And Esther does her homework in front of the fire and even got out her violin tonight after months and months of ignoring it where it lay, forgotten, under the table in the corner.

So November can, it seems, bring good things.

This dark and cruel month has, after all, ushered Isla, my brother, my niece, and several of my favorite people into the world. I suppose I should apply the don't- kill- the -messenger rule to this unfortunate eleventh month. My least favorite month.

But I cannot say I am not looking forward, with antsy pantsy anxiousness, to December. Something about December, despite it's shortest days of the year, brings me hope. Perhaps it's the finality.

November can still be a bit wishy washy. Like those leaves that hang on to the trees, crispy lone rangers, long after all their friends have floated to the ground. And those late-migrating geese and swans that keep flying over our heads, so close we can hear the rhythmic squeak of their wings as they pass.

December means business. There is no chance of turning back now. No chance at all. Only forward.

Emily Dickinson's poem, from which I lifted my title, can be found here. 

Other repetitive and annoying musings on motherhood can be found here.

Saturday, November 20, 2010

Some poor old dobbins are made into glue

Rapidly approaching my 45th, yes, you heard that right, birthday, I am living proof that horseplay is a lot like riding a bike. It all comes back to you as soon as you take hold of the reins.

Granted I had to fall out of line after three of four laps, bend over and pant to catch my breath, and there was a moment when I was worried I had pulled a muscle slipping on the slicker-than-snot, French- clay mud, but I'm still walking and might just go out there again, if the kids will have me.

But I'll definitely wear a more supportive bra next time. Funny, you think there's nothing there to bounce until you break into a gallop.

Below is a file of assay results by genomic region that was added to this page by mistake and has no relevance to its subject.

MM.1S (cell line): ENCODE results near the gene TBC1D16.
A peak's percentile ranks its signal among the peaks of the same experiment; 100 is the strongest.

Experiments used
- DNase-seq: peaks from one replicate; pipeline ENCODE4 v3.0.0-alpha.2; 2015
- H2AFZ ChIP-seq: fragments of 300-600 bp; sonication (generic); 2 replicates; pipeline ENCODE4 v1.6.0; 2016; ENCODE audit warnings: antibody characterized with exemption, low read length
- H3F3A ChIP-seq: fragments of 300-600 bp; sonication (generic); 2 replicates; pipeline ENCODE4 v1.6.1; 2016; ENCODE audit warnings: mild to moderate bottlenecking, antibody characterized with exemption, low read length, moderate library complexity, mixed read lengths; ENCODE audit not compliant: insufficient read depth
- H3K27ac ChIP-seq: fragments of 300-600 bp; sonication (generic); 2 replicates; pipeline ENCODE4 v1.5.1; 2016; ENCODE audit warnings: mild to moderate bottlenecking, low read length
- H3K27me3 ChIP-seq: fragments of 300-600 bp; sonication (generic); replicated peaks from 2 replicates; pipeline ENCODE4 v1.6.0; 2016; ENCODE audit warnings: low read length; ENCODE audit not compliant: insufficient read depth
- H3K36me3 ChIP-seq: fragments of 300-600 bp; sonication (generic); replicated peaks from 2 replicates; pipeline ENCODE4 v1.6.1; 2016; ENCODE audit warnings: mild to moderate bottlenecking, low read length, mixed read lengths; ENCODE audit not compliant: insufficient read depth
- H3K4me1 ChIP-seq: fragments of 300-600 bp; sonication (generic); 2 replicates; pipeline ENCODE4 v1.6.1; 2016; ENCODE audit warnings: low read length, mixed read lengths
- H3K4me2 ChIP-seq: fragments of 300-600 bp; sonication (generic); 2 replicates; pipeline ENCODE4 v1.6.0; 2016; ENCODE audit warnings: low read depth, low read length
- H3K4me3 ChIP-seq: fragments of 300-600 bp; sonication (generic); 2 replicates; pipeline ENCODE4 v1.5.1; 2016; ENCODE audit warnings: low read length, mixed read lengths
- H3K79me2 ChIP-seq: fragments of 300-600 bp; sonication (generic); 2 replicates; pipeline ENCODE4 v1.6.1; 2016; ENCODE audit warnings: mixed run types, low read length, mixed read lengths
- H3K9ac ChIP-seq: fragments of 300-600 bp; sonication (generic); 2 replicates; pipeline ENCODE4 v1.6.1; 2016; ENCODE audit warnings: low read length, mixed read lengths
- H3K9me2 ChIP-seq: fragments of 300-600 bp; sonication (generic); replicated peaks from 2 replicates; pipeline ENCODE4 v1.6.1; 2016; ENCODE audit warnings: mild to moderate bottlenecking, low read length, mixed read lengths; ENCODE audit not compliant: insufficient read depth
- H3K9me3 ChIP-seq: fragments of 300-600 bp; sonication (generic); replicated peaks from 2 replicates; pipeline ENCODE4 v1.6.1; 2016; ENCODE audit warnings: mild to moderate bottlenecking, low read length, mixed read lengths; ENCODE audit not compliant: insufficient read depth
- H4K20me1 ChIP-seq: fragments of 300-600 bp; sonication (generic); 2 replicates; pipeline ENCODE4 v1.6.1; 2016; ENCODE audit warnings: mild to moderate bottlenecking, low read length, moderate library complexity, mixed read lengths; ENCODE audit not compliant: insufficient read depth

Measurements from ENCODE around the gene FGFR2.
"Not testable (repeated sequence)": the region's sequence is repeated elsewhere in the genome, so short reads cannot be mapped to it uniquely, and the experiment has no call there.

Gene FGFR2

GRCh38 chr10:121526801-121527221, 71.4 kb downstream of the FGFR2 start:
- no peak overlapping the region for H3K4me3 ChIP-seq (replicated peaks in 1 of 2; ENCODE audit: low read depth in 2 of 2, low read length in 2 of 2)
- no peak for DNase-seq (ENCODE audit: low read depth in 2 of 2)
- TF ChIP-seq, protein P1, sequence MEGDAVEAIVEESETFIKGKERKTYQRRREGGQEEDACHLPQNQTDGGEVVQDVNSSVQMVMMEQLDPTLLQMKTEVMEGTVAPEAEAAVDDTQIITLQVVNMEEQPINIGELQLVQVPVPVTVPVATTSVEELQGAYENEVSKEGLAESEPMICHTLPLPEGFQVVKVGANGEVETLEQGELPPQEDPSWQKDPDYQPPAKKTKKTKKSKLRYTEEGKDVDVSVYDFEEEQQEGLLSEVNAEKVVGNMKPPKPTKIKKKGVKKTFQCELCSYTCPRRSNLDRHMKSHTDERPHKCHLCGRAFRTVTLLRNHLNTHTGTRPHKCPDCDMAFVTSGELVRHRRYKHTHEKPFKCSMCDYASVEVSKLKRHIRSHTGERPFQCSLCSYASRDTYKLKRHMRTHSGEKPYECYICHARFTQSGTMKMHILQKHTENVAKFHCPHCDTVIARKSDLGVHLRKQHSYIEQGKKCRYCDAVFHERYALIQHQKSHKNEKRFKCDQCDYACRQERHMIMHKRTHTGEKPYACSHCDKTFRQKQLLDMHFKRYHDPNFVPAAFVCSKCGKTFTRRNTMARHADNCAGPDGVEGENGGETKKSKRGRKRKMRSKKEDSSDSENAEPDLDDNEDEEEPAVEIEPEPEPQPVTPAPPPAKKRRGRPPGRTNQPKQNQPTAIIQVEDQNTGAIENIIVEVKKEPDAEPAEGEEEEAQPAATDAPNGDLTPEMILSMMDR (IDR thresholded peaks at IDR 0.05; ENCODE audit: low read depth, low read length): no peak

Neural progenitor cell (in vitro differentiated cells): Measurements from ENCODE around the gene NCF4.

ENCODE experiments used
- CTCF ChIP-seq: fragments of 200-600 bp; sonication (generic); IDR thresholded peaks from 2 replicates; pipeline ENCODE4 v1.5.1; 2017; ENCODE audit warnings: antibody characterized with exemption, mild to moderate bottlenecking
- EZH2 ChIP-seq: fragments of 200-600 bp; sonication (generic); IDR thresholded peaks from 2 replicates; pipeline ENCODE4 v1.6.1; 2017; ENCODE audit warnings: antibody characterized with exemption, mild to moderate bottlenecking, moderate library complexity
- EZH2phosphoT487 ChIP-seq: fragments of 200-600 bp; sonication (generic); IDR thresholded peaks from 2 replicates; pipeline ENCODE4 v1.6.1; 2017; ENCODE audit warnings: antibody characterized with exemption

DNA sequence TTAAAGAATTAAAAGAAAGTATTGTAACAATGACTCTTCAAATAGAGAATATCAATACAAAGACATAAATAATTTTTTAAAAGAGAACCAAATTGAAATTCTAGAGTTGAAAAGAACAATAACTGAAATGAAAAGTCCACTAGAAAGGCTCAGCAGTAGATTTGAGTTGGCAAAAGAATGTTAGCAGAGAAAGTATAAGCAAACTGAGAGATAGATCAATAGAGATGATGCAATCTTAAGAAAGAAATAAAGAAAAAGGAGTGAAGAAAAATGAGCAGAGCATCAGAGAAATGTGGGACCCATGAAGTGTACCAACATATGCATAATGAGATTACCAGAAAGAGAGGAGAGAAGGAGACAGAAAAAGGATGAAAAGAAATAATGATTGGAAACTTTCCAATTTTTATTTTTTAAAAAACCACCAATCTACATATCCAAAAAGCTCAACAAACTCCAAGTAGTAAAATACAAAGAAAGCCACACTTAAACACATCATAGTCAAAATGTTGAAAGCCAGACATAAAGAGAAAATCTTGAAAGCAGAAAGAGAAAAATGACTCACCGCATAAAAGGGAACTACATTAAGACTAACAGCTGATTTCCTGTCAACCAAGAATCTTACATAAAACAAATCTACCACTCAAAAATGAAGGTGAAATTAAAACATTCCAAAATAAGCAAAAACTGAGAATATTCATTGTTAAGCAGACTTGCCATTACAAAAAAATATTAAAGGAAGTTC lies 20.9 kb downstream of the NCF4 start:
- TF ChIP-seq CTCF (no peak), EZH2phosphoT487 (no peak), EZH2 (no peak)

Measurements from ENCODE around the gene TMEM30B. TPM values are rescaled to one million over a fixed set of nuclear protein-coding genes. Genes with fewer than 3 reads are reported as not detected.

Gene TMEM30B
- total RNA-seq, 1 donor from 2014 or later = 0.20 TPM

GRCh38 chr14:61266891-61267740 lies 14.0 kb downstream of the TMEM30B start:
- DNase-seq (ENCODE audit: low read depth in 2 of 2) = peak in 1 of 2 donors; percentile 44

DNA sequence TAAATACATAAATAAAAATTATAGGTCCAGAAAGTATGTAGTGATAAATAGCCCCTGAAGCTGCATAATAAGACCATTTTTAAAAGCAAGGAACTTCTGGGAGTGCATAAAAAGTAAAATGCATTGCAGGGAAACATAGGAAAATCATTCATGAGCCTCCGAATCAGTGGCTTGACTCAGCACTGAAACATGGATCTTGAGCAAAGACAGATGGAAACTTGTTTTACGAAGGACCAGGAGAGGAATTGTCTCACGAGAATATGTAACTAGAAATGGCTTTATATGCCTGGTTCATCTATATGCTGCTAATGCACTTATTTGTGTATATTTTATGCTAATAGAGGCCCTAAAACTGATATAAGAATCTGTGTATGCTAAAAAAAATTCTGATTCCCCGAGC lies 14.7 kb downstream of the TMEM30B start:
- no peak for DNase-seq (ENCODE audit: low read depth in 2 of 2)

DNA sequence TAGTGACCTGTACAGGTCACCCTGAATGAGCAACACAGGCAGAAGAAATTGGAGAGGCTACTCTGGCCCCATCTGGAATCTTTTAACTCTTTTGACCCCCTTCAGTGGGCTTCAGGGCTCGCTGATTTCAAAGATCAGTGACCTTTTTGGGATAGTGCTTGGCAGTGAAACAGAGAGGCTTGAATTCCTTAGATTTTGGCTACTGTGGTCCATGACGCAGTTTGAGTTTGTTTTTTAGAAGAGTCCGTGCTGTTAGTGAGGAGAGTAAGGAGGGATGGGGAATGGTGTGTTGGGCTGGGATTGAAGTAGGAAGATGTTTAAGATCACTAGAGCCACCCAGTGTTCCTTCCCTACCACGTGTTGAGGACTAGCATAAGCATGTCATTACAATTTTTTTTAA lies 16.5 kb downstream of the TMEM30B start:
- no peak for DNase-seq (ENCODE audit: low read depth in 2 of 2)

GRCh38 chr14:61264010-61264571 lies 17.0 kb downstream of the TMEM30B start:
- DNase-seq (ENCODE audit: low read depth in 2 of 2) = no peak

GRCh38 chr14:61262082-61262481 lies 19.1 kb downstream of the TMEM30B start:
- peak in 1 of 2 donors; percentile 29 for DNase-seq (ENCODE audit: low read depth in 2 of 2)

For a fuller, more comprehensive picture, this is what I was up to on my 42nd birthday. 

Hmm. Not sure if I've matured or not.

New Momformation blog posts here and here. 

Sunday, November 14, 2010

The perfect twirl

No words necessary

No music either

Just a girl

and a dress

and a camera

and a little ham, is all you need.
Thanks for the dress, Zsa Zsa and Papa

Friday, November 12, 2010

The world according to Isla

Thanks to Meara for the most fantastically stunning, mind-blowing princess dress ever.

Thanks to daddy, a.k.a. Marty Stewart,  for not just one, but two birthday cakes.
Isla is five. Five. Cinq. Funf. Half of ten. One quarter of twenty. On tenth of fifty.

Okay I will stop now because I never got higher than a C in any math class I ever took. This might have something to do with the fact that I often used high-school algebra and geometry class as a time to hike on the mountain behind our high school. May Ruth Upson rest in peace.

I have taken the time to try, a girl can try, to give those who don't have the great privilege of living under the same roof as Isla, a glimpse into her strange and beautiful world:

The world according to Isla

Halloween is a noun: As in, "Look Esther, I’ve got a Halloween and you’ve got a Halloween." (These were pumpkins she was referring to.)

Chocolate, and any food that seems to come laden with rules of conduct, tastes better when eaten while hiding under the kitchen table.

ABCs and 123s are interchangeable: AB3s and 1BCs, it’s all good.

Shoes are also interchangeable: as long as they fit, and they look nice, why does it matter what feet they are on?